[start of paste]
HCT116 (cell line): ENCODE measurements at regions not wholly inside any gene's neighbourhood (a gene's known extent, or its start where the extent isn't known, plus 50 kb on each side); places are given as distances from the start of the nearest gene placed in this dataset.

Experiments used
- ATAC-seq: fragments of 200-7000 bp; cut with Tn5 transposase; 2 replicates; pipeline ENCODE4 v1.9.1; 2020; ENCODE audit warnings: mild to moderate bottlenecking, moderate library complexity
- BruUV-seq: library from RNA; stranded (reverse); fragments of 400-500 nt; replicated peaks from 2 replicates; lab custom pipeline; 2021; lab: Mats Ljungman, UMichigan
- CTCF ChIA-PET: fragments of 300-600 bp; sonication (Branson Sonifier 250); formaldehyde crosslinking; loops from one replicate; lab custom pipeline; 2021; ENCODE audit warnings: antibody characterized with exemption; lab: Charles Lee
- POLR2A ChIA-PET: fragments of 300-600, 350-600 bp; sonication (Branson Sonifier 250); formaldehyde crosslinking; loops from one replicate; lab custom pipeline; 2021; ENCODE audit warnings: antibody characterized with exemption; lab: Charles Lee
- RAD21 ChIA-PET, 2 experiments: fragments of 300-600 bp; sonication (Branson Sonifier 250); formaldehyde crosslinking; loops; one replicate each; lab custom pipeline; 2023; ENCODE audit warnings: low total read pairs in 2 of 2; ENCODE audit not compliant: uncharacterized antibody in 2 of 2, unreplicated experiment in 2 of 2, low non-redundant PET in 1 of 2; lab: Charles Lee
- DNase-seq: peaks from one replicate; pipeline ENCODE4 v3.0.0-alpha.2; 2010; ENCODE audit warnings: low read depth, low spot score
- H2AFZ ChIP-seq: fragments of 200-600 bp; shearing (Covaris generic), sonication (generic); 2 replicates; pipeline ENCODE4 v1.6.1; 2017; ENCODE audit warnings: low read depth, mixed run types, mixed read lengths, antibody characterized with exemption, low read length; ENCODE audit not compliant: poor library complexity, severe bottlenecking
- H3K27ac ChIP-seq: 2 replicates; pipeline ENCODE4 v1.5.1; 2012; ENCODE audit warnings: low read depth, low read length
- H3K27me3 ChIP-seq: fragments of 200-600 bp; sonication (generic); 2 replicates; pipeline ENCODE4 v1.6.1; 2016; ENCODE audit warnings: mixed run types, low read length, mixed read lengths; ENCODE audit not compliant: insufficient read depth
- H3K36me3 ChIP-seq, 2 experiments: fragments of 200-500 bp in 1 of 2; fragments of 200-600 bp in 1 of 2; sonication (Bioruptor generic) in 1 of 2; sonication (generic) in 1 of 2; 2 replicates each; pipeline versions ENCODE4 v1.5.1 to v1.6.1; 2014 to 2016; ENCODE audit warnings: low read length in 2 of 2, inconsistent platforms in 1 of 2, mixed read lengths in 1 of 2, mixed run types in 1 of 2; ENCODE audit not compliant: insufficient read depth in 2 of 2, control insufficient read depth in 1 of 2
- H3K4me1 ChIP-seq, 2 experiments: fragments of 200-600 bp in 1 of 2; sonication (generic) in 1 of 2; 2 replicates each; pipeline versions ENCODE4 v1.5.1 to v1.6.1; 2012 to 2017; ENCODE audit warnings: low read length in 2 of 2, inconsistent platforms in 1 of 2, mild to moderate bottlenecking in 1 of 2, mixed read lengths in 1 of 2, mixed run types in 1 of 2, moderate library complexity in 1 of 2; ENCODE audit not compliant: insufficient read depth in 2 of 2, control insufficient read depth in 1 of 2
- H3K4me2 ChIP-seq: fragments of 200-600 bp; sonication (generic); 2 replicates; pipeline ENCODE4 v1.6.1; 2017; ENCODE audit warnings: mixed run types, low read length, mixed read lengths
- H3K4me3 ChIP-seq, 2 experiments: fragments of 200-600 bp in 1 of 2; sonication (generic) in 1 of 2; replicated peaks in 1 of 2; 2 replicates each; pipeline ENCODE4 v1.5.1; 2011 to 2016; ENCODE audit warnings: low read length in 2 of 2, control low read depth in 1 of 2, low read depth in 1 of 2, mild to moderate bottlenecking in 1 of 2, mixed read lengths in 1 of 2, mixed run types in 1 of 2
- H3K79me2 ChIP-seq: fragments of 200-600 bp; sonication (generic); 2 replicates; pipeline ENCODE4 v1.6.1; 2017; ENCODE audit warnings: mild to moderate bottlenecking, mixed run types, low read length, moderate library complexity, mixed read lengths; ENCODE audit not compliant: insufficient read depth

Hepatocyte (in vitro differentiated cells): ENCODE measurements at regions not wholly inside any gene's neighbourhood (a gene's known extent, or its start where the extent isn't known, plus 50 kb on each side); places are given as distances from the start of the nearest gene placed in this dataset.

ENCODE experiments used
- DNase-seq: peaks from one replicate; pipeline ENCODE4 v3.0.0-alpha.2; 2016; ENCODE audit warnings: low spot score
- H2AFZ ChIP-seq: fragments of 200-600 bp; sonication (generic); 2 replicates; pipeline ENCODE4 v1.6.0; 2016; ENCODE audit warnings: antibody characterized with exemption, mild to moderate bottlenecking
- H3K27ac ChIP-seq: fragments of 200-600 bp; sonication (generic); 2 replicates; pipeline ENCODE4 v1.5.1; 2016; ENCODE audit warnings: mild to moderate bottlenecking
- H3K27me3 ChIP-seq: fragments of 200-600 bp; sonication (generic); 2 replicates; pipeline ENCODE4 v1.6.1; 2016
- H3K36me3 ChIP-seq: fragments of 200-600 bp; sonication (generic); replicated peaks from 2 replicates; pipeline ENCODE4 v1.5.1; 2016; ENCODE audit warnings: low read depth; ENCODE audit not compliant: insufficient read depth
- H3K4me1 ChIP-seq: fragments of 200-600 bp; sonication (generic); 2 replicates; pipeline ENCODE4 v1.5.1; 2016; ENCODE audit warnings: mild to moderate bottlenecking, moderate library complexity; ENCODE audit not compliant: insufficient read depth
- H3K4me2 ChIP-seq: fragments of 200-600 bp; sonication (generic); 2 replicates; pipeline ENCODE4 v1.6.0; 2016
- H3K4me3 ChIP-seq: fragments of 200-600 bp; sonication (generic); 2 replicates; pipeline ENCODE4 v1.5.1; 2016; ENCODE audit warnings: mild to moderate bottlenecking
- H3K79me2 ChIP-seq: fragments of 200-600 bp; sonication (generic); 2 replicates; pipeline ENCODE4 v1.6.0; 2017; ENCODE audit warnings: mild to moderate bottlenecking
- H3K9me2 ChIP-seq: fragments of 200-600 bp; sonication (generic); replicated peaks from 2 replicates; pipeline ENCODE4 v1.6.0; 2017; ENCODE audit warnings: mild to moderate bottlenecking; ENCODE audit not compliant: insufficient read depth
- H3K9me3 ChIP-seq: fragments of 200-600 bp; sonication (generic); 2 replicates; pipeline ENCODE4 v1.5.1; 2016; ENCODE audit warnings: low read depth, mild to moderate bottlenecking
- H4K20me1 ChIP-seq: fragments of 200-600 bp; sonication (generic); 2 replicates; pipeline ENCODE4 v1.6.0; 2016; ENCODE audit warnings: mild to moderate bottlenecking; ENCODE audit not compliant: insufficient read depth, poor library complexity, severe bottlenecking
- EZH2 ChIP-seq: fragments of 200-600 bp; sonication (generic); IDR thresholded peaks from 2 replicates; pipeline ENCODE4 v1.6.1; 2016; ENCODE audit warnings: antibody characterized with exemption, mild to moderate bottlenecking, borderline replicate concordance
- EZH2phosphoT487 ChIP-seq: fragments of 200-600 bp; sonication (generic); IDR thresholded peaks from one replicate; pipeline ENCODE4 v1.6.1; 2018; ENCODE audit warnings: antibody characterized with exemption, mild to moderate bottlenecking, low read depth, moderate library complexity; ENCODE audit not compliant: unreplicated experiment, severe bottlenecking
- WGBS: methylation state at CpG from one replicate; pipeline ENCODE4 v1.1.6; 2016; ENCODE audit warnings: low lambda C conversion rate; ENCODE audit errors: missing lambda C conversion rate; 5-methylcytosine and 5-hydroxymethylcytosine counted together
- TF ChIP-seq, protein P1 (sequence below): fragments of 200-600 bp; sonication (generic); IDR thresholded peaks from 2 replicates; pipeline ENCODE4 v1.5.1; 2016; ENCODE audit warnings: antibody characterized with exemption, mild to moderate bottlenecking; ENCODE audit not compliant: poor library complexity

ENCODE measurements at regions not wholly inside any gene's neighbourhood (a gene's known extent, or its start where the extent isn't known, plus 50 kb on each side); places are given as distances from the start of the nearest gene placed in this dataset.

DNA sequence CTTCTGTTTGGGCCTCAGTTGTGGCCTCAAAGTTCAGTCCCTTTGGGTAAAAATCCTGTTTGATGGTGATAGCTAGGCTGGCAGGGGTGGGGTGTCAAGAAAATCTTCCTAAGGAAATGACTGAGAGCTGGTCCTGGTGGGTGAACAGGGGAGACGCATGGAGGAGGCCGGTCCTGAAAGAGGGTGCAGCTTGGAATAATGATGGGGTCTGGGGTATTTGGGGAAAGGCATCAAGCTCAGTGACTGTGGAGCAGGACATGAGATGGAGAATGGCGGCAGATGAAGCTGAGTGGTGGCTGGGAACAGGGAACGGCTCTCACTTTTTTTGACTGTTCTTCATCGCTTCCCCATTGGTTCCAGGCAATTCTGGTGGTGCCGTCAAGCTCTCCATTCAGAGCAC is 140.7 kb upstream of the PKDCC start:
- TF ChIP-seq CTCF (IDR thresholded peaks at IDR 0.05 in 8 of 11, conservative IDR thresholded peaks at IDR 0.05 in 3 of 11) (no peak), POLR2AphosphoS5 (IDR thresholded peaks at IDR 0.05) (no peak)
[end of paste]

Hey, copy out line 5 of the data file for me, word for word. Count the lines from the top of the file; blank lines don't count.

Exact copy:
- CTCF ChIA-PET: fragments of 300-600 bp; sonication (Branson Sonifier 250); formaldehyde crosslinking; loops from one replicate; lab custom pipeline; 2021; ENCODE audit warnings: antibody characterized with exemption; lab: Charles Lee